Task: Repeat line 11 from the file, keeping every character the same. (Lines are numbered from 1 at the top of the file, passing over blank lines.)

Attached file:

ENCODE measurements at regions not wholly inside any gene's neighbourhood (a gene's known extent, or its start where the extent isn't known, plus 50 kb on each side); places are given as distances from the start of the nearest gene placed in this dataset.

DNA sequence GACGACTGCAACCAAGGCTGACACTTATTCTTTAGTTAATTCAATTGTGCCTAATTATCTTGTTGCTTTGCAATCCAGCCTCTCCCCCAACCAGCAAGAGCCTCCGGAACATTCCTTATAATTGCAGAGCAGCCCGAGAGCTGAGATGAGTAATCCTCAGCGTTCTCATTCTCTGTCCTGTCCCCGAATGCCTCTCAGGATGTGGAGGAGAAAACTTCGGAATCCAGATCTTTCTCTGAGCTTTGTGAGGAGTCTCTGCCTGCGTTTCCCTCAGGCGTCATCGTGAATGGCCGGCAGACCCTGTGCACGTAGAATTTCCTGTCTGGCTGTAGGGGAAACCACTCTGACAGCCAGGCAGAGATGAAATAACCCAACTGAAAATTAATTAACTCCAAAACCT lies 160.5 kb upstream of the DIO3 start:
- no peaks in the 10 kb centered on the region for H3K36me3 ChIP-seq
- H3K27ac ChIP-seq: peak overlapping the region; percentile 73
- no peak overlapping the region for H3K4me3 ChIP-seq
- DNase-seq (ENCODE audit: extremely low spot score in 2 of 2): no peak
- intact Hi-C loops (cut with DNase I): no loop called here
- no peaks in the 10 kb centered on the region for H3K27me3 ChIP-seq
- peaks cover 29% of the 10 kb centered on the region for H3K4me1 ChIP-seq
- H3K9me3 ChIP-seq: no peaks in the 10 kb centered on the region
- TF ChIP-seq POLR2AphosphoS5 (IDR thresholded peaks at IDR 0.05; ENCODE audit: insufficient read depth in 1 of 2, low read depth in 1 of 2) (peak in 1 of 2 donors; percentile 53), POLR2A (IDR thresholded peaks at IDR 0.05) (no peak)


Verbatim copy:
- TF ChIP-seq POLR2AphosphoS5 (IDR thresholded peaks at IDR 0.05; ENCODE audit: insufficient read depth in 1 of 2, low read depth in 1 of 2) (peak in 1 of 2 donors; percentile 53), POLR2A (IDR thresholded peaks at IDR 0.05) (no peak)